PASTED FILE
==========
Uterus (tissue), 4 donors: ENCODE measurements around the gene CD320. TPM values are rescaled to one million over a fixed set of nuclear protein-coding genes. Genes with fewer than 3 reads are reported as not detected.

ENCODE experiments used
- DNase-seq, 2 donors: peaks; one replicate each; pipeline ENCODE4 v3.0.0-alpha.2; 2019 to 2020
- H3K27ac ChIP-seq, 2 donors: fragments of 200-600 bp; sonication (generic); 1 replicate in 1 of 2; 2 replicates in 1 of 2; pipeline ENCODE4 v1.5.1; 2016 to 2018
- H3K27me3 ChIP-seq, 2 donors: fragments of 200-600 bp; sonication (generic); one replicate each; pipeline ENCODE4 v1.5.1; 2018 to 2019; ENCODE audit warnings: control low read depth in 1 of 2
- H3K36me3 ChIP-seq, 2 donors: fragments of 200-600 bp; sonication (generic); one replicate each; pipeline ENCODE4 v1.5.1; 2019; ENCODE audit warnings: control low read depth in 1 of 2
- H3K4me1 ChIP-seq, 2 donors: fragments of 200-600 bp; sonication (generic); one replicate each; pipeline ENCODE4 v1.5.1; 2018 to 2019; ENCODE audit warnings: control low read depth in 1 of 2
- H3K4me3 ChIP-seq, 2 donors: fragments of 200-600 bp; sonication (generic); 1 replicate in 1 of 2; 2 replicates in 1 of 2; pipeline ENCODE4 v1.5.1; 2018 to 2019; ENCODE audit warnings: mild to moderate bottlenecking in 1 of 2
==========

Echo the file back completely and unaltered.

Uterus (tissue), 4 donors: ENCODE measurements around the gene CD320. TPM values are rescaled to one million over a fixed set of nuclear protein-coding genes. Genes with fewer than 3 reads are reported as not detected.

ENCODE experiments used
- DNase-seq, 2 donors: peaks; one replicate each; pipeline ENCODE4 v3.0.0-alpha.2; 2019 to 2020
- H3K27ac ChIP-seq, 2 donors: fragments of 200-600 bp; sonication (generic); 1 replicate in 1 of 2; 2 replicates in 1 of 2; pipeline ENCODE4 v1.5.1; 2016 to 2018
- H3K27me3 ChIP-seq, 2 donors: fragments of 200-600 bp; sonication (generic); one replicate each; pipeline ENCODE4 v1.5.1; 2018 to 2019; ENCODE audit warnings: control low read depth in 1 of 2
- H3K36me3 ChIP-seq, 2 donors: fragments of 200-600 bp; sonication (generic); one replicate each; pipeline ENCODE4 v1.5.1; 2019; ENCODE audit warnings: control low read depth in 1 of 2
- H3K4me1 ChIP-seq, 2 donors: fragments of 200-600 bp; sonication (generic); one replicate each; pipeline ENCODE4 v1.5.1; 2018 to 2019; ENCODE audit warnings: control low read depth in 1 of 2
- H3K4me3 ChIP-seq, 2 donors: fragments of 200-600 bp; sonication (generic); 1 replicate in 1 of 2; 2 replicates in 1 of 2; pipeline ENCODE4 v1.5.1; 2018 to 2019; ENCODE audit warnings: mild to moderate bottlenecking in 1 of 2